It appears that children in this trial, like many adults, have a preference for using sunscreen as a primary means of protection. Sunscreen is not as effective a protection strategy as other methods that actually block or reduce exposure. People often use it to prolong time outside, apply too little of it, and do not reapply it to receive the maximum protection. It could not be determine precisely how sunscreen was used; however, the SDHW was designed to teach children the value of using methods that physically block or reduce exposure (i.e., wearing protective clothing and hats, limiting time outdoors, staying in the shade) and how to properly apply and reapply sunscreen. Children may not have as much control over time outdoors during school; however, they do decide what they wear and exposure to SDHW was associated with increased use of long-sleeved shirts during recess. A catalyst for this change may be school districts’ prohibitions against skin-revealing clothing articles, although these restrictions also may produce psychological reactance in children that create a desire to wear skimpier clothing.
There were several limitations to this trial. Active parental consent may have created a selection bias, yielding a sample with less risky sun exposure that SDHW was more likely influence. The project was conducted only in three states, limiting its generalizability, although they were states with high UVR. A quarter of the population was comprised of minority groups with darker skin tones at lower risk of skin cancer, which mitigated against finding favorable effects. However, this sample was more diverse than in previous SDHW evaluations and suggests that it will be effective in populations with greater ethnic diversity. The follow-up period was very short; data is reported elsewhere that shows persisting effects of SDHW over the summer. The composite behavior measure had low reliability, perhaps due to the substitution of alternative protection behaviors mentioned earlier. The self-reports also could be affected by social desirability tendencies. Our measures of implementation fidelity were sparse making it impossible to detect effects of implementation on curriculum outcomes. The effect of testing was not controlled in the experimental design. However, using a Solomon four-group design, testing was found to affect the recognition of terms not knowledge or behavior in a previous trial evaluating the primary school SDHW.15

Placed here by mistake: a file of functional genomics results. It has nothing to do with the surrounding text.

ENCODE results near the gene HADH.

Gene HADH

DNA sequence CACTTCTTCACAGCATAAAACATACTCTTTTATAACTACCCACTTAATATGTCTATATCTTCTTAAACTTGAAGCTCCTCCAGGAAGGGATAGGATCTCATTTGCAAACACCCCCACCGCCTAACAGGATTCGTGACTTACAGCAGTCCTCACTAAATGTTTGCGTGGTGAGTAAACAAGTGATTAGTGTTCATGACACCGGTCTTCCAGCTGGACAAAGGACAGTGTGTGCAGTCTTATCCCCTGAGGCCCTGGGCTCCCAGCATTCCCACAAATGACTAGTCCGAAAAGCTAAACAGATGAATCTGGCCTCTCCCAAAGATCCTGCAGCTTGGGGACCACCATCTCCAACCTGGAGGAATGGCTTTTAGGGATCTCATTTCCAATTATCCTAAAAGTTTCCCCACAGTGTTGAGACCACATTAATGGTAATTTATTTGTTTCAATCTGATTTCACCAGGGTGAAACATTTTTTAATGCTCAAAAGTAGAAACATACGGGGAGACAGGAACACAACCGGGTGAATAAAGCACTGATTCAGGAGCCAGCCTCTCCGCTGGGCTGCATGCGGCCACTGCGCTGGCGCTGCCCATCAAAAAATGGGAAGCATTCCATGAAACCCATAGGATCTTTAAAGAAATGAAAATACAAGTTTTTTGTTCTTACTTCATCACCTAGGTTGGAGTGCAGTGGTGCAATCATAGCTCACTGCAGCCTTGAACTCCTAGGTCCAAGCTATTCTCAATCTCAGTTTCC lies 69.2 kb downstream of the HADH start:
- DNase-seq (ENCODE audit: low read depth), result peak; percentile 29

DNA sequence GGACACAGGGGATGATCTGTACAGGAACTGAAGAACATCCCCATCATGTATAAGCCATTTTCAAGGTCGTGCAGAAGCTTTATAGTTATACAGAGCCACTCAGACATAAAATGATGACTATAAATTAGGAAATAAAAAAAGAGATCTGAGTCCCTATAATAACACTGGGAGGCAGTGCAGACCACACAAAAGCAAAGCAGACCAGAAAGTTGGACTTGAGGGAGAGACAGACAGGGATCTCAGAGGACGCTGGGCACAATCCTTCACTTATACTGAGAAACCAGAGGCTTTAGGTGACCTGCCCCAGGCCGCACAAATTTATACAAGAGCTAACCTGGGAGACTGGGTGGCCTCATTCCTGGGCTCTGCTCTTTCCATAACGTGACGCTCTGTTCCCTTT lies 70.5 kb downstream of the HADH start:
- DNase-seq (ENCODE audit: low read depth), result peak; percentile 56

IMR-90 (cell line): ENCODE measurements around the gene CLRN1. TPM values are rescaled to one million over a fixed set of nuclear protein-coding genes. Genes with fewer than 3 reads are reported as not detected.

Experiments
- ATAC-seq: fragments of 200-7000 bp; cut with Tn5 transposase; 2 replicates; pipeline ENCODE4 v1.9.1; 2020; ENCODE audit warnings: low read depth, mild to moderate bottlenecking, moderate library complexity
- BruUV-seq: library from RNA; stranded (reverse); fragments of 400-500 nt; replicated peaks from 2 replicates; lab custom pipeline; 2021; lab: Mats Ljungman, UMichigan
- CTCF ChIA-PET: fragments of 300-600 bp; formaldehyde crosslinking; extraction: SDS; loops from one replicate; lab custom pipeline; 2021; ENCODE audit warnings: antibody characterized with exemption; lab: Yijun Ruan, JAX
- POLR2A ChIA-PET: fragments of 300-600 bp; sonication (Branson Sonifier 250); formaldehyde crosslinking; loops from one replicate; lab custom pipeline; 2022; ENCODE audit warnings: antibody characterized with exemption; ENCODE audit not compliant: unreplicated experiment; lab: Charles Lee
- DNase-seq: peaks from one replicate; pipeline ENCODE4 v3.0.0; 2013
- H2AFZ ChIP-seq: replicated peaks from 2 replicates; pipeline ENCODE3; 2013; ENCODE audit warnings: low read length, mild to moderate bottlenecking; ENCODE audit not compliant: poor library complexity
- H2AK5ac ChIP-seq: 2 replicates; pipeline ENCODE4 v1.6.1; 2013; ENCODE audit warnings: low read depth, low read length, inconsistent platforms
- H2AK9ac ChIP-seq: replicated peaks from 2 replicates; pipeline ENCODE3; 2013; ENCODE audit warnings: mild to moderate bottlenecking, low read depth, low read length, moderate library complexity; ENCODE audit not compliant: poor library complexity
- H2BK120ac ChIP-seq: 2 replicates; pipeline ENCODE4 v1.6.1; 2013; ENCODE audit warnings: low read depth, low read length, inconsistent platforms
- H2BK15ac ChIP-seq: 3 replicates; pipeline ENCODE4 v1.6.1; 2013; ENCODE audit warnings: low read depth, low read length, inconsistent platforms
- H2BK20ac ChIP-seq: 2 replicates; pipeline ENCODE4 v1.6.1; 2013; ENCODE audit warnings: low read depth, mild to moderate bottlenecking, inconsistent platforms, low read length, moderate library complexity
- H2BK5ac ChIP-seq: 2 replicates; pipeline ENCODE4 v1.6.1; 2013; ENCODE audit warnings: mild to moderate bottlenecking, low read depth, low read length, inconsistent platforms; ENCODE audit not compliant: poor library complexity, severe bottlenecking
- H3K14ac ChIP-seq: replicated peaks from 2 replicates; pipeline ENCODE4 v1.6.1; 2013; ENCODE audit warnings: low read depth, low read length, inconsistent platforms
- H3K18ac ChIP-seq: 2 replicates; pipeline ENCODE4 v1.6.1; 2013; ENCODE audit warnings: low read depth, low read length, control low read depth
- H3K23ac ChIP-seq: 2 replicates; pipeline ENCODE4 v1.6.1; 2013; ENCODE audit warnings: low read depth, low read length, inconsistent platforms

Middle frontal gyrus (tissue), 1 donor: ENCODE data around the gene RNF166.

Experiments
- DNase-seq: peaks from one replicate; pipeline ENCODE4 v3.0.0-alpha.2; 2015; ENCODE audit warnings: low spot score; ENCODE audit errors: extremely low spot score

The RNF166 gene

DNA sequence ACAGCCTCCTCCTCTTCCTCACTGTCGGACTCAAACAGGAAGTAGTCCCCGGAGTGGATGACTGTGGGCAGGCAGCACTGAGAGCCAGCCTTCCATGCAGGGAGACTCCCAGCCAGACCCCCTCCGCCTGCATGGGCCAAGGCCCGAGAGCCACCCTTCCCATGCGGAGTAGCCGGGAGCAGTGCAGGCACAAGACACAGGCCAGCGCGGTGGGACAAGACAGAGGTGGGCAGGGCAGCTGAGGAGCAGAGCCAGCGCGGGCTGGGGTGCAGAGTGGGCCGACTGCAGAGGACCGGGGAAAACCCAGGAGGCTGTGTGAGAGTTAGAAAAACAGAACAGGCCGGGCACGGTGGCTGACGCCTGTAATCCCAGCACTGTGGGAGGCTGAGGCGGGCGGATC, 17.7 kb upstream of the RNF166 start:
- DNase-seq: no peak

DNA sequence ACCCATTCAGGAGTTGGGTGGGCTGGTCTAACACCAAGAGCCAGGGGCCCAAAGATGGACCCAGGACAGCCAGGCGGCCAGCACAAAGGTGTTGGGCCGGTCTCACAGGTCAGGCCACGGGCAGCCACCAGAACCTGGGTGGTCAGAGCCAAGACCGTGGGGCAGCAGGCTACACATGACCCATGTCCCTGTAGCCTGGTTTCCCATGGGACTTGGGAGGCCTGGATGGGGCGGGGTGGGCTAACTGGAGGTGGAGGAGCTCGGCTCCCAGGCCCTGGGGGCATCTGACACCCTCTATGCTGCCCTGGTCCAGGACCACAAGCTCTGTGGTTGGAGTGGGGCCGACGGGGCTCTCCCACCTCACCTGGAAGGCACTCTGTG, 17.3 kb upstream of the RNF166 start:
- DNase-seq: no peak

The secondary school environment is an effective venue for delivering effective sun protection education to children. A priority is to convince schools to implement evidence-based educational approaches. Also, developing effective materials for non-school environments, either in place of or as an adjunct to, curricular programs is another priority because sun safety. Finally, the case for disseminating sun safety instruction to schools would be strengthened by replicating the results of this trial elsewhere, by documenting that an educational approach in secondary schools can have long-term positive impact, and by demonstrating that this type of program can be effective in high schools.